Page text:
Well-known Ashburton architect's designs on show


Ashburton Museum archives officer Connor Lysaght with Billy Thomas's drawings of the infectious...
Ashburton Museum archives officer Connor Lysaght with Billy Thomas's drawings of the infectious diseases wards for the Hospital and Charitable Aid Board Ashburton in 1916. Photo: Ashburton Courier / Supplied
The next exhibition at Ashburton Museum will showcase a small section of design work from well-known Ashburton architect William “Billy” Thomas.

The Billy Thomas Archive was donated to Ashburton Museum by Rodger Bradford, who in turn was given items by Thomas’ former business partner Hank Ward in the mid-1980s.

The designs provide information about a number of local buildings Thomas worked on and offer an insight into the way that people used to live.

Thomas was born at Wakanui in 1891 and is particularly known for the Cape Cod style homes he designed from 1923, some of which still stand locally today.

Not all of Thomas’ designs were grand, some were modest two-room cottages.

The collection also includes his drawings of public buildings such as halls, churches, business premises and shops, and also the Ashburton Hospital and Ashburton Borough Council buildings.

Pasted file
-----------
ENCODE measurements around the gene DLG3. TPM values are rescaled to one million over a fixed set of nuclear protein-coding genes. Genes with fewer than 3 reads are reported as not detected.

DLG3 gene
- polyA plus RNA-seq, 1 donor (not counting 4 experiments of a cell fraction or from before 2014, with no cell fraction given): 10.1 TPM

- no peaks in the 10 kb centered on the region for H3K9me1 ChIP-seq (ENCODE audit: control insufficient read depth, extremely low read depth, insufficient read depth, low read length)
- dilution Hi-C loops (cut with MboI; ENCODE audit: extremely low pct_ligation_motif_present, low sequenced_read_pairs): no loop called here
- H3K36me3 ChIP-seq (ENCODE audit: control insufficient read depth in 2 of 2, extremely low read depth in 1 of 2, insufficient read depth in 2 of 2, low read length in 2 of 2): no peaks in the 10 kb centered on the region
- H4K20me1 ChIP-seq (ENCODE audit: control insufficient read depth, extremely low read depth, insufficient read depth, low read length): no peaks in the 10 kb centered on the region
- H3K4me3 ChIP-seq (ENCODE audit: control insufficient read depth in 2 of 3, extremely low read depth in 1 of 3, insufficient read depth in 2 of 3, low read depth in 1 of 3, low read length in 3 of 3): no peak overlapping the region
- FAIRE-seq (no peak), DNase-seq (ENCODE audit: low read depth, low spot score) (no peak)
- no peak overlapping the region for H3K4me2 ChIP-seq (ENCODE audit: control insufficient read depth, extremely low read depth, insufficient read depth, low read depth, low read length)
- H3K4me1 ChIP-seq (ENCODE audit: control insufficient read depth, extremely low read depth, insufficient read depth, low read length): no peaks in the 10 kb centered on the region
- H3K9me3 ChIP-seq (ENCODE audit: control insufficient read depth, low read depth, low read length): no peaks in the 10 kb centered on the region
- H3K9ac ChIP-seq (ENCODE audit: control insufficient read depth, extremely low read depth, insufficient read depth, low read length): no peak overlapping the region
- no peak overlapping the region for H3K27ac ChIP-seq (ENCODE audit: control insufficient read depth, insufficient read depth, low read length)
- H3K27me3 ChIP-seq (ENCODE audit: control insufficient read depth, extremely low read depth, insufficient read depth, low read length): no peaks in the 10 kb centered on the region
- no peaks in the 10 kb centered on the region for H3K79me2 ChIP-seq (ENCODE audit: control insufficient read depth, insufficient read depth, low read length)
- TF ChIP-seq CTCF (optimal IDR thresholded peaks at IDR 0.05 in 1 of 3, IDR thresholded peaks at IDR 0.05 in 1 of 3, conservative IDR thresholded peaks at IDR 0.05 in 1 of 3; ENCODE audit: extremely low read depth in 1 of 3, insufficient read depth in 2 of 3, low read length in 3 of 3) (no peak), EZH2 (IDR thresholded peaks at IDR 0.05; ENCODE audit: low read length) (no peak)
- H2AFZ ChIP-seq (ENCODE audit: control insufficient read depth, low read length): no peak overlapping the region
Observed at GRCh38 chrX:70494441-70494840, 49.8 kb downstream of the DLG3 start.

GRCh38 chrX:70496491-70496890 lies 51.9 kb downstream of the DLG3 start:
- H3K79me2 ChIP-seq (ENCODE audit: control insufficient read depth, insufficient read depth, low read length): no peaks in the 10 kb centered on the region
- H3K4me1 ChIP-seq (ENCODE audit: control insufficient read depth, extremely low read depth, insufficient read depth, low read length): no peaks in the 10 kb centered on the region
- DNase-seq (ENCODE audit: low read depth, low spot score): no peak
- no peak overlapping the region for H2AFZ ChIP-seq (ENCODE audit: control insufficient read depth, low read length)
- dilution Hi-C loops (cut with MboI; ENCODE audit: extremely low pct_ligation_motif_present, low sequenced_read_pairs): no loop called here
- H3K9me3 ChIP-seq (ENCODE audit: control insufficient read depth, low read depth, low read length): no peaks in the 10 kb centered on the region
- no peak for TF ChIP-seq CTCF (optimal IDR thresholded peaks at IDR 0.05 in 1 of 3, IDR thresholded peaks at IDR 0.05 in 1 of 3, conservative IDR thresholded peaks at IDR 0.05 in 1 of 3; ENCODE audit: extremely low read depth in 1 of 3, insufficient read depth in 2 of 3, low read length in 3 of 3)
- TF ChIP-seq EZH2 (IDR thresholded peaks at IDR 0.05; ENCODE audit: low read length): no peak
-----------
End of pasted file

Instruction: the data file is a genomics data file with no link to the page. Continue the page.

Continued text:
The designs show the architect’s attention to detail and the care he took in his work.

Ashburton Museum acting director Maryann Cowan said some of the drawings were beautifully hand coloured, while others carried signatures or annotations by inspectors and tradesmen, the men that Thomas worked with in his illustrious career.

She said the use and names of rooms were different in Thomas’ day.

Houses no longer included a dairy, scullery, drawing room or maid room, or a designated room for coal.

In his earlier designs, Thomas sited toilets at the back porch, but in later designs the bathroom included a toilet.

His kitchens were often smaller rooms and his designs included garage forecourts, alterations to buildings and the now demolished back area of the Ashburton Club and MSA.

She said the archive was a great resource for people researching their buildings, as well as those looking for insights into how buildings were constructed in the mid-century period.

Thomas died in Ashburton in 1967.

  • The museum exhibition opens on June 27 and runs until September.



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